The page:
How can banks regain consumer trust?
In the 2008 financial crash, certain groups of bankers were seen as disconnected and blamed for widespread economic problems which severely impacted the most vulnerable people in society. The crisis sent shockwaves throughout the financial services sector, with the likes of Lehman Brothers and Northern Rock going bust. To this day, the banks are yet to fully recover.
Twelve years later and we’re now in the midst of another global crisis, this time with no credible scapegoat. The economic and societal impacts of COVID-19 will be felt for years to come by society’s most vulnerable, and we’ll soon arrive at a point where banks will need to be making some difficult decisions. The pandemic accentuated the importance of a positive customer experience through automation and simplified business processes, and if banks can help customers navigate their way through this period of turmoil, it won’t be forgotten. So how can the sector repair its damaged image?
The good news is that banks are in a much stronger and sounder position today than they were in 2008. Regulations align better with economic reality, the capital provisions are greater, and the Bank of England intervened quickly to suspend all bonuses and dividends as soon as COVID-19 hit the UK. Customers are better protected too. And with the Financial Services Compensation Scheme (FSCS) effectively guaranteeing all retail deposits up to £85,000 (£170,000 for joint accounts), a bank run of the type that wrecked Northern Rock is very unlikely.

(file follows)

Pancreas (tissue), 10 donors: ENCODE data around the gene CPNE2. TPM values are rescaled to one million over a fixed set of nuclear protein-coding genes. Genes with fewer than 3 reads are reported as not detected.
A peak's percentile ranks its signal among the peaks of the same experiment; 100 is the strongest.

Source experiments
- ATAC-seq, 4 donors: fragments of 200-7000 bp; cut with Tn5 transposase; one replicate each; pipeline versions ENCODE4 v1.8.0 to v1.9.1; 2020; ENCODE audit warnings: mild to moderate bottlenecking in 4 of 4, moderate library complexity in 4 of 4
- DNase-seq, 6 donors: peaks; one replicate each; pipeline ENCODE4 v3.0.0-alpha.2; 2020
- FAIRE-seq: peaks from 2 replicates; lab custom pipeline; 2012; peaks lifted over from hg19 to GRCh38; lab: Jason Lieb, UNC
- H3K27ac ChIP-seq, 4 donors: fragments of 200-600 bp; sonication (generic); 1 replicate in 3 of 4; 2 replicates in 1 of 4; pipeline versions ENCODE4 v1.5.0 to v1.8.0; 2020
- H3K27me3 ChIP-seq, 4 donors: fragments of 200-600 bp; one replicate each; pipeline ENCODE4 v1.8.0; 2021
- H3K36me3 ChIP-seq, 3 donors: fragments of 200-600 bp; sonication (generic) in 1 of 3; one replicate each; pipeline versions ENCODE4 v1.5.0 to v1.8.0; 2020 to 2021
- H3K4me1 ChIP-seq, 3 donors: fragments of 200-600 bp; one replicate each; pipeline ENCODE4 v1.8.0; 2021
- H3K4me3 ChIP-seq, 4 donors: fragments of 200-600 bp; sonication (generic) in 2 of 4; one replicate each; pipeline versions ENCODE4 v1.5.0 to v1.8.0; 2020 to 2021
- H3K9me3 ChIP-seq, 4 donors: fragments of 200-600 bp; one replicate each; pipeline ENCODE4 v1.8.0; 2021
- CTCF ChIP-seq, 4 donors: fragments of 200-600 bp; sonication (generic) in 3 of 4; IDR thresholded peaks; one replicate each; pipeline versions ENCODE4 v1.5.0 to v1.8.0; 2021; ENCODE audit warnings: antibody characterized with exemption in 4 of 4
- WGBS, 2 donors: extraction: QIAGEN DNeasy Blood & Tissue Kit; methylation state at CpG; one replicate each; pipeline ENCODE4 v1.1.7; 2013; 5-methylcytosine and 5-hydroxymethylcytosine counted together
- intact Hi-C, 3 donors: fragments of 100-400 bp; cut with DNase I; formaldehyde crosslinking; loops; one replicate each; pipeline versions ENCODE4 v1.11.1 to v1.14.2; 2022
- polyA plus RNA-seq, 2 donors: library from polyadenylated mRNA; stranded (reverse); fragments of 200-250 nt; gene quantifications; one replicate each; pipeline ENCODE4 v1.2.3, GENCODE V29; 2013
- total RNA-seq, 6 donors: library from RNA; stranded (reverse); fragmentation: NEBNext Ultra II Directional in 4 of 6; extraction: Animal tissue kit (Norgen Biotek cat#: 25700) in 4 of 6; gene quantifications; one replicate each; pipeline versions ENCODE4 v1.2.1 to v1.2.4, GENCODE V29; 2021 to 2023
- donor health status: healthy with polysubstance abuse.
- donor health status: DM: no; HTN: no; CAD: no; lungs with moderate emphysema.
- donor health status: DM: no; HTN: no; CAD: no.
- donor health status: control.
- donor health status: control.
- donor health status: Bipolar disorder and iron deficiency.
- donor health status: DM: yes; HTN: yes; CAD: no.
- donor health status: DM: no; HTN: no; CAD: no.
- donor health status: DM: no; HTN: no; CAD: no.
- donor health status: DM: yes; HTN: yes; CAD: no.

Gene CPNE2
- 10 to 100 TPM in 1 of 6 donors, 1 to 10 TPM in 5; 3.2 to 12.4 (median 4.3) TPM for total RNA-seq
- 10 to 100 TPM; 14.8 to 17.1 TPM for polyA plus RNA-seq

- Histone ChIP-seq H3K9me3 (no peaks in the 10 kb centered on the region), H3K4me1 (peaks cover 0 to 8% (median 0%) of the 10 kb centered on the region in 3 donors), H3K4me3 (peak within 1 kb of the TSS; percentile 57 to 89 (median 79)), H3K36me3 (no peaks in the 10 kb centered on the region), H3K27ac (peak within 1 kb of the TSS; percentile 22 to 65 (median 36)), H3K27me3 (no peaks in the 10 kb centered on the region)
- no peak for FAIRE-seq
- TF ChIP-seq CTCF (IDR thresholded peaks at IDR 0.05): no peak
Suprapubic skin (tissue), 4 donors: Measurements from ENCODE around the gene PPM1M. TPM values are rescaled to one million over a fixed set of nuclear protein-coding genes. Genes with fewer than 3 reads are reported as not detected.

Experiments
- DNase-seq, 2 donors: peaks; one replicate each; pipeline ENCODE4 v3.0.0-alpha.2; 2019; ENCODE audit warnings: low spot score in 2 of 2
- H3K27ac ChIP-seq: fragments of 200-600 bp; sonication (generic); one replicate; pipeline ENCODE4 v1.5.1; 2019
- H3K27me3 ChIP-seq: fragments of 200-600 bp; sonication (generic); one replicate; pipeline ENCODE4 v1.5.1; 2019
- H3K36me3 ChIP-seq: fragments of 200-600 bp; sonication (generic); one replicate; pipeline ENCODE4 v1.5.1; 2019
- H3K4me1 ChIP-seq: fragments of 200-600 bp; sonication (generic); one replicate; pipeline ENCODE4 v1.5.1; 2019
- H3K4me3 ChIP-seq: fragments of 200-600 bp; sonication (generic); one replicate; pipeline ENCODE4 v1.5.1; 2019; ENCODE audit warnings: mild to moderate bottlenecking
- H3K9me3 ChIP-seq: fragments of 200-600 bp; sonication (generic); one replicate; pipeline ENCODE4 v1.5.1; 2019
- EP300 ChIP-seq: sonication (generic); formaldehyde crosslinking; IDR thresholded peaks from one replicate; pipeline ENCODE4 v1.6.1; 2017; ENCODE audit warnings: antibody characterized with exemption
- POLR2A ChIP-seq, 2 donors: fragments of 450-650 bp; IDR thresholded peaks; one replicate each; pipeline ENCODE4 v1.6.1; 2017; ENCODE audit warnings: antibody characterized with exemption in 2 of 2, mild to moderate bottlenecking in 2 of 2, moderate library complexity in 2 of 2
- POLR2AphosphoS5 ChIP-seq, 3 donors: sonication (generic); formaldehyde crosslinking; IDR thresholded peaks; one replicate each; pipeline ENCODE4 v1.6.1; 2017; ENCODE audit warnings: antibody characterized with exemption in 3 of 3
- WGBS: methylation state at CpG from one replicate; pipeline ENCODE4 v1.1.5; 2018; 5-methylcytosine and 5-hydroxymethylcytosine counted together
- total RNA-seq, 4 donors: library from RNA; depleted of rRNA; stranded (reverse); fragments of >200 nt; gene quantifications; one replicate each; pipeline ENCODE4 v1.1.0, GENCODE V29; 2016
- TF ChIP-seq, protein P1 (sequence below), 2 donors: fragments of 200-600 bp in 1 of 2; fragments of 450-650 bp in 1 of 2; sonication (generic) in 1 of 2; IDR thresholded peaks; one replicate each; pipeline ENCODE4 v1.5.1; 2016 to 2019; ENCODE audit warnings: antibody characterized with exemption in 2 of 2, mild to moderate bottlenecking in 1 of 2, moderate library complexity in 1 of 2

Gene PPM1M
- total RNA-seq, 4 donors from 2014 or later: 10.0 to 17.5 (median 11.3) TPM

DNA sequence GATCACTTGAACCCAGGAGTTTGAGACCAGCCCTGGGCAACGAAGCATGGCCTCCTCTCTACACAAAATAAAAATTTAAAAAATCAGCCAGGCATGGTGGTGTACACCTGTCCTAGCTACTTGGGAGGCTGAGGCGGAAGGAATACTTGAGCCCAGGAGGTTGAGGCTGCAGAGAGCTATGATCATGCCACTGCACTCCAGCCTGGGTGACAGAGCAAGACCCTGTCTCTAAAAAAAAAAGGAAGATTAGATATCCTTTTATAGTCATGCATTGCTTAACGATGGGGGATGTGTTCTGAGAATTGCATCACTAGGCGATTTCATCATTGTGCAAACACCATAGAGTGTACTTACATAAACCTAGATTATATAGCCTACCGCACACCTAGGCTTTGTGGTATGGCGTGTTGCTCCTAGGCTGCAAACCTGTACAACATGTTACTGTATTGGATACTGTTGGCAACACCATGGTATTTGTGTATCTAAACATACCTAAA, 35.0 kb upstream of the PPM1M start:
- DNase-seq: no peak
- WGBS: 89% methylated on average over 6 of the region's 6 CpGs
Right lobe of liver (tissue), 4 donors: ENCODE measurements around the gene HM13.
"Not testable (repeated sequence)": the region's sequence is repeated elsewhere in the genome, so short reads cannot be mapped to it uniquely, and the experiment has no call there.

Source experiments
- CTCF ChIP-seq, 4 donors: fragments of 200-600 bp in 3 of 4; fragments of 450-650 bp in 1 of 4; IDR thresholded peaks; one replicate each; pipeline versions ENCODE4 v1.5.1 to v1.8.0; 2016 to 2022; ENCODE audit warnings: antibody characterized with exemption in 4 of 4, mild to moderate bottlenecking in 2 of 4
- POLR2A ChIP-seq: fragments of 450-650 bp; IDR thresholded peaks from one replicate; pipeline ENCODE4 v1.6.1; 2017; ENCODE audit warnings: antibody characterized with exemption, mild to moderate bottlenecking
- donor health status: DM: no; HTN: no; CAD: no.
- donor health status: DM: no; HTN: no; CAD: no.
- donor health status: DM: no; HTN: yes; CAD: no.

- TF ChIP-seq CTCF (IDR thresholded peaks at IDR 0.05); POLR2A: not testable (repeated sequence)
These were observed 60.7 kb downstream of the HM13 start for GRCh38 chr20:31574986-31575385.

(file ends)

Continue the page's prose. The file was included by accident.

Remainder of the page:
Difficult times ahead
However, there are difficult times ahead. The government’s furlough scheme currently buffers banks. This has helped keep businesses afloat and employees paid. But these funds won’t last forever, and unless there’s an immediate bounce back after the lockdown, the worst of the crisis is surely yet to come. Not so much a “V-shaped recovery” – rather a “long tick.” When the money runs out, banks will have to start making difficult decisions, especially about lending.
What will make these decisions even more difficult is that the crisis has turned a lot of perceived wisdom about creditworthiness on its head. Who would have thought at the start of this year that airline pilots might be a credit risk, for example? In fact, many professions are likely to see significant reductions in business volumes and income over the coming months. And since many professionals are used to leading relatively credit-hungry lifestyles with large outgoings, the strain will soon start to show.
Rethinking risk models
This is a problem because many banks currently take a bare-minimum approach to credit risk modelling. Most banks make day-to-day credit decisions using dated processes and data. They base them on a very broad segmentation of the customer base because when times were good, it didn’t seem worth the trouble to drill down to the individual level. Meanwhile, anomalies and unusually complex cases are referred to senior decision makers who use their experience to make the right calls manually, with expert judgment.